One minor criticism with the book is that as a collection of mostly flash fiction, a number of the shorter tales aren’t as involving for the reader as the longer pieces are due to their extremely truncated length. Some of these stories in the collection are as short as a sentence or a paragraph. A handful of these stories are still able to do a lot with a little, such as the five sentence “Indestructible,” or the two paragraph “The Changeling,” both of which pack quite a punch in their small frame. But several others of the flash stories are fairly innocuous and inane, such as “Conestoga Wagon” or “Sacramento,” and leave the reader feeling dissatisfied. They sometimes even make the reader wonder why they were included in the collection in the first place other than to pad out the page count to a book length manuscript. However, the good ones have a stickiness to them, whether it’s in the images or in the language, that make them stay with the reader for days afterward.

In addition to the fairy tales, folktales and mythologies, another common theme in Hoopty Time Machines is the American Dream. Or, it might be more accurate to say that a common theme is the desire for an American Dream, rather than the American Dream itself. In the story titled “An American Dream,” DeWan gives a brief overview of the ways in which people have been in pursuit of the American Dream throughout history. Whether it’s heading out West to become a cattle rancher, journeying to California to become an oil baron, or buying a boat and sailing across the sea, the main character is always on the move and searching for meaning. But in the end, he discovers something that he never expected. In the title story, “Hoopty Time Machines,” DeWan once again portrays a yearning for the American Dream, but this time the specter of it is in the past rather than in the future. The young narrator’s father is constantly working on his “time machine,” which is really just a beat up jalopy in need of repairs.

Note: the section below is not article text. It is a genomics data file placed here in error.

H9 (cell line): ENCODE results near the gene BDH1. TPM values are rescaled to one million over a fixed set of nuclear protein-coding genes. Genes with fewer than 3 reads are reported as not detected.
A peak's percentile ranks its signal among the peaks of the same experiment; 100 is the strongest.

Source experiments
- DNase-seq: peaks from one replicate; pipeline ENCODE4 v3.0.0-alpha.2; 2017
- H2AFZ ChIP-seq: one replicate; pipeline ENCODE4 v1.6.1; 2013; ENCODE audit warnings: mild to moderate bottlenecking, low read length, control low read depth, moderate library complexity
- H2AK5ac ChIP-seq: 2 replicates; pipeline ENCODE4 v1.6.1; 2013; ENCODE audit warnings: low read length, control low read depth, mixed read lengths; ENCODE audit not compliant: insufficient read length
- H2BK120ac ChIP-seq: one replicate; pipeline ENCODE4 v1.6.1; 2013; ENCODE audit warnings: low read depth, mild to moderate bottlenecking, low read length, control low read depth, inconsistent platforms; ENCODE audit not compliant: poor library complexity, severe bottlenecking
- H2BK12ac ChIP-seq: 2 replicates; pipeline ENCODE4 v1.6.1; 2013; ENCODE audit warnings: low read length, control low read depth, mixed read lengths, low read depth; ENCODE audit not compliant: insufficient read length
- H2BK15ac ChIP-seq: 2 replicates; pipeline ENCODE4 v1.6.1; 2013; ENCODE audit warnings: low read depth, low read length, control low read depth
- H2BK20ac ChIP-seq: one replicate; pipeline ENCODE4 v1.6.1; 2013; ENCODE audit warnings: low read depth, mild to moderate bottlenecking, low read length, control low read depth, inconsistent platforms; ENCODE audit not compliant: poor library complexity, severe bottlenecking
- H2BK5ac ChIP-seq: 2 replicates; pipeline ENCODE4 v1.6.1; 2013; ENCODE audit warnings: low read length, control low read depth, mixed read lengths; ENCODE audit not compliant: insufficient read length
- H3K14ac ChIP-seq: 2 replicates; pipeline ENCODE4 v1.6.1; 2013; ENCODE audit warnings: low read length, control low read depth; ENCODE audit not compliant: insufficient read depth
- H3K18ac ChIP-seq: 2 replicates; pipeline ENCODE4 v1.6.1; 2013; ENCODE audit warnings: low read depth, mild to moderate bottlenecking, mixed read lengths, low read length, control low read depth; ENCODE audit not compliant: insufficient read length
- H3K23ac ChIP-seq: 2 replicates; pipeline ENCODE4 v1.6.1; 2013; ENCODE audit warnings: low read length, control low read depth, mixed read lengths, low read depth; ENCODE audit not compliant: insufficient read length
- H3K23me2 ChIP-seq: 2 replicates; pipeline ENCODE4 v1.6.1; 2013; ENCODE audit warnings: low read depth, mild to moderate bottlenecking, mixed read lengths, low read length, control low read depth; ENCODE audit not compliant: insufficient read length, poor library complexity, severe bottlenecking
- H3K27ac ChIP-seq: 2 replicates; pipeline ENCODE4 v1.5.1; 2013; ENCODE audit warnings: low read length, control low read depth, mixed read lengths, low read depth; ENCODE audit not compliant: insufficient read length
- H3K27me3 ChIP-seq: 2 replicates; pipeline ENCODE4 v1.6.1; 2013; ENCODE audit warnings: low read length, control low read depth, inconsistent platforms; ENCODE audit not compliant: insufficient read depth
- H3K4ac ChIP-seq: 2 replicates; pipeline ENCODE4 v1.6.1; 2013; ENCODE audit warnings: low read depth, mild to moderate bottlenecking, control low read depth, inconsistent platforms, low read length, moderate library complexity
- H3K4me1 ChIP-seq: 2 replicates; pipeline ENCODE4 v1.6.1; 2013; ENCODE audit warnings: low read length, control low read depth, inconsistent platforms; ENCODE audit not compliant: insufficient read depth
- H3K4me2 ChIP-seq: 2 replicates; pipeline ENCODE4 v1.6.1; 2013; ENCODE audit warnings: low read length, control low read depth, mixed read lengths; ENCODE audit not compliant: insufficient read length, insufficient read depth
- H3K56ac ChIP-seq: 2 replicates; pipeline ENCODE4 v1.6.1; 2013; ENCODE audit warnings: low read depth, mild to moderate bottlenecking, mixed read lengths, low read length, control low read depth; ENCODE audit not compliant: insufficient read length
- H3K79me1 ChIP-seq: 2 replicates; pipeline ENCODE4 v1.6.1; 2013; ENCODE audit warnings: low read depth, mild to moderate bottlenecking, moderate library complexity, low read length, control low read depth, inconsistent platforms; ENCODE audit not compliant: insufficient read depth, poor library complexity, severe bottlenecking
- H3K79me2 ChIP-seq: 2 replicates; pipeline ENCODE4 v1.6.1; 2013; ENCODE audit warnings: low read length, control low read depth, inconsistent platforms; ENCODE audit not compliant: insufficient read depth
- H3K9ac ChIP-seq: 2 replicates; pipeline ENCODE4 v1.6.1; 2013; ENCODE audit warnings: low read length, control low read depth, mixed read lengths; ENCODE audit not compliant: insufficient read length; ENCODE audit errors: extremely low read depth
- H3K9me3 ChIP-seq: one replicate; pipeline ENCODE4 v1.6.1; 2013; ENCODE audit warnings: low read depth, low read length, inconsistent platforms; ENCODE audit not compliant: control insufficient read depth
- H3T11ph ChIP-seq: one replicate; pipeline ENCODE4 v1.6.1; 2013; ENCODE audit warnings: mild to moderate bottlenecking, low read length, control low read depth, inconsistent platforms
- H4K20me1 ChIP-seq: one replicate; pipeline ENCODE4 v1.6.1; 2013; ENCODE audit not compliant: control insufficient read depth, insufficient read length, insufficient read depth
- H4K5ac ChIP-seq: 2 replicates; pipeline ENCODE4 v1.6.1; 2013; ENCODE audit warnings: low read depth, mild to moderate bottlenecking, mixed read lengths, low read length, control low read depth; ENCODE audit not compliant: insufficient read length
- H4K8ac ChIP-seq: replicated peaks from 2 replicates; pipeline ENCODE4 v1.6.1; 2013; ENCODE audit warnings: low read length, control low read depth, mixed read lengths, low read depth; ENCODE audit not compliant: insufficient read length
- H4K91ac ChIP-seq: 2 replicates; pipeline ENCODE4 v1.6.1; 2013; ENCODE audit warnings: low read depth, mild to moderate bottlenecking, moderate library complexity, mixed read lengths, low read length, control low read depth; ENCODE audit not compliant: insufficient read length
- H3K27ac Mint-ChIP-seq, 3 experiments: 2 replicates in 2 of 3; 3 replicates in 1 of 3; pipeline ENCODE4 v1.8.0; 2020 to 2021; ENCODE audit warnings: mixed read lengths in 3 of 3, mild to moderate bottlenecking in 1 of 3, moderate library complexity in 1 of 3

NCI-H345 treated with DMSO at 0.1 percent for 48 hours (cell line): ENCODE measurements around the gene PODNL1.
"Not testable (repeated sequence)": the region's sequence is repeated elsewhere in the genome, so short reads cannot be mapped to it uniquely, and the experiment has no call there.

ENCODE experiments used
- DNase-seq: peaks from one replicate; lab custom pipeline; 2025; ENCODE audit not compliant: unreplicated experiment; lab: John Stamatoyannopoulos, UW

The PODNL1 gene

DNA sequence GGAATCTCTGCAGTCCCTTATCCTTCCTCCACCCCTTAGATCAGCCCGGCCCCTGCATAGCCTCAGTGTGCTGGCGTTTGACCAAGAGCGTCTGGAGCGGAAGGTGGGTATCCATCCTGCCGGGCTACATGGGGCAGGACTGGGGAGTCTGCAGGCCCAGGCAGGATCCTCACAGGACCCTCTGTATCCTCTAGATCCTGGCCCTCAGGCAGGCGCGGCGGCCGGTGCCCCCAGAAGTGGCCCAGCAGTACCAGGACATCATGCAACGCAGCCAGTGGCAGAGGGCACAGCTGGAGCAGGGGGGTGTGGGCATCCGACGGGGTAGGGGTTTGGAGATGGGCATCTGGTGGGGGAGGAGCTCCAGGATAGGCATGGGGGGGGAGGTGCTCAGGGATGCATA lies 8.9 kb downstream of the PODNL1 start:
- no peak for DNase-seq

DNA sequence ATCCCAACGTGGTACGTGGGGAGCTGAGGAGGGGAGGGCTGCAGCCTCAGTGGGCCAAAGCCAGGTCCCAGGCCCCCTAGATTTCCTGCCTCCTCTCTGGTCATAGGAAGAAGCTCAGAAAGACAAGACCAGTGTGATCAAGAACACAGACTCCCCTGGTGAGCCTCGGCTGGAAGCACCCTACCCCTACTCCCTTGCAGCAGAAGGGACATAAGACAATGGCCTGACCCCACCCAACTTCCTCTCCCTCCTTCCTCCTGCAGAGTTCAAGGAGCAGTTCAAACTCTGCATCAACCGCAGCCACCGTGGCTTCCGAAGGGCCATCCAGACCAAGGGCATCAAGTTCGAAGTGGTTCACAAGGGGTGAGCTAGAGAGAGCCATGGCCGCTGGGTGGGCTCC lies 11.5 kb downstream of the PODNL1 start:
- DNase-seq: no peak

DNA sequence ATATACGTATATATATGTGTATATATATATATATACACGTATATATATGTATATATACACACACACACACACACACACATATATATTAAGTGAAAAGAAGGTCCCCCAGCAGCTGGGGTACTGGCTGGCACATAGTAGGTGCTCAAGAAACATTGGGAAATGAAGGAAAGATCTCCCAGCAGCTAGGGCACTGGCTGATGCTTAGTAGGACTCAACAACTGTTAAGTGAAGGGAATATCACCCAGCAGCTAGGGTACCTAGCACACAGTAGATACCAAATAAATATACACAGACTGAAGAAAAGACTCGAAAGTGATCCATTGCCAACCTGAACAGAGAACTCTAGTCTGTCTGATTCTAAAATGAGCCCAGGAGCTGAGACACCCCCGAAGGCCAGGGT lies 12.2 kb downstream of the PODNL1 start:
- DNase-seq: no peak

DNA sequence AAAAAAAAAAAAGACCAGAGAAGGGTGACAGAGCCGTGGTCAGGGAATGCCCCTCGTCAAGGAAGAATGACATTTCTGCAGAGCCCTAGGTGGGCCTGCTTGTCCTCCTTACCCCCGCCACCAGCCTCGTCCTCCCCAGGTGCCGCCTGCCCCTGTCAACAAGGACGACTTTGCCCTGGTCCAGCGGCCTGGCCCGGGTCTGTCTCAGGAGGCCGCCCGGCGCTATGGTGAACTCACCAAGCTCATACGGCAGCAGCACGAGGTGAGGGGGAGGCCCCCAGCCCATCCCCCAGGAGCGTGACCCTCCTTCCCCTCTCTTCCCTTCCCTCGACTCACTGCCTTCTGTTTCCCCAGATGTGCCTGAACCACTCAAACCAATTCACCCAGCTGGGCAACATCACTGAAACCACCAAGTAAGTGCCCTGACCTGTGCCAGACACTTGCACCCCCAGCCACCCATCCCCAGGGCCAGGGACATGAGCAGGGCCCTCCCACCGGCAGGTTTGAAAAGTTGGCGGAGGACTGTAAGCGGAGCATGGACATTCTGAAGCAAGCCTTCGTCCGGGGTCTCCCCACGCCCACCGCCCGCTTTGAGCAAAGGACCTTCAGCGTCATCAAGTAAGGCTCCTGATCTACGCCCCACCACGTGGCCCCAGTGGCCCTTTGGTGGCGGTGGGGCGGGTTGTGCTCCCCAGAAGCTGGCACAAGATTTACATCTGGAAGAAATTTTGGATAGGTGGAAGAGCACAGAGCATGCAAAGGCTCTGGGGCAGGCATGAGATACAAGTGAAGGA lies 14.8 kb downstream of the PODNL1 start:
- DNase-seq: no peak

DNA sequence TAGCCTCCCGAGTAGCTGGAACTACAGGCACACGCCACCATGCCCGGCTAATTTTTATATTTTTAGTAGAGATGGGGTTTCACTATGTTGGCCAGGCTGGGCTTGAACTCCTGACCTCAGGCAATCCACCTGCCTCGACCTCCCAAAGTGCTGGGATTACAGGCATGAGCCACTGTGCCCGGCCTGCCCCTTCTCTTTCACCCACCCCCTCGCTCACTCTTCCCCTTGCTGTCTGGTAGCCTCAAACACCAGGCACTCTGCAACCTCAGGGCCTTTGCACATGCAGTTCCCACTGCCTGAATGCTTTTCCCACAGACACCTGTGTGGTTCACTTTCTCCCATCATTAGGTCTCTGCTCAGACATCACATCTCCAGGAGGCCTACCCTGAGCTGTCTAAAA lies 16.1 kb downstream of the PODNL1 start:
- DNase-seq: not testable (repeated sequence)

As befitting a writer with an undergraduate degree in philosophy, DeWan often includes his belief system in his stories. Sometimes they come off as being a little too on the nose, while at other times they’re more integrated into the stories, such as the aforementioned “An American Dream,” and the wonderful “Dinner Party.” However, these musings fit more naturally in a book of essays, like DeWan’s previous book Working & Other Essays rather than in a book of short fiction. While there are a number of stories in the collection that miss their mark, all in all, DeWan puts together a compelling mix of fairy tales, folk tales, and modern day fables for a small, little book of stories that is very much worth your time.

Buy Hoopty Time Machines at Amazon

Buy Hoopty Time Machines at Powell’s Books

Buy Hoopty Time Machines at IndieBound

Buy Hoopty Time Machines at Atticus Books

 

 

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Eric Andrew Newman currently lives in Los Angeles with his partner and their dog, but is originally from the Chicago area. He works as a librarian for a nonprofit foundation by day and as a writer of fiction and nonfiction by night. Recently, he has been named as a finalist for the Robert J. DeMott Short Prose Contest and the Howard Frank Mosher Short Fiction Prize. His work has appeared or is forthcoming in Quarter After Eight, Hunger Mountain, and Necessary Fiction. He is at work on his first collection of short stories.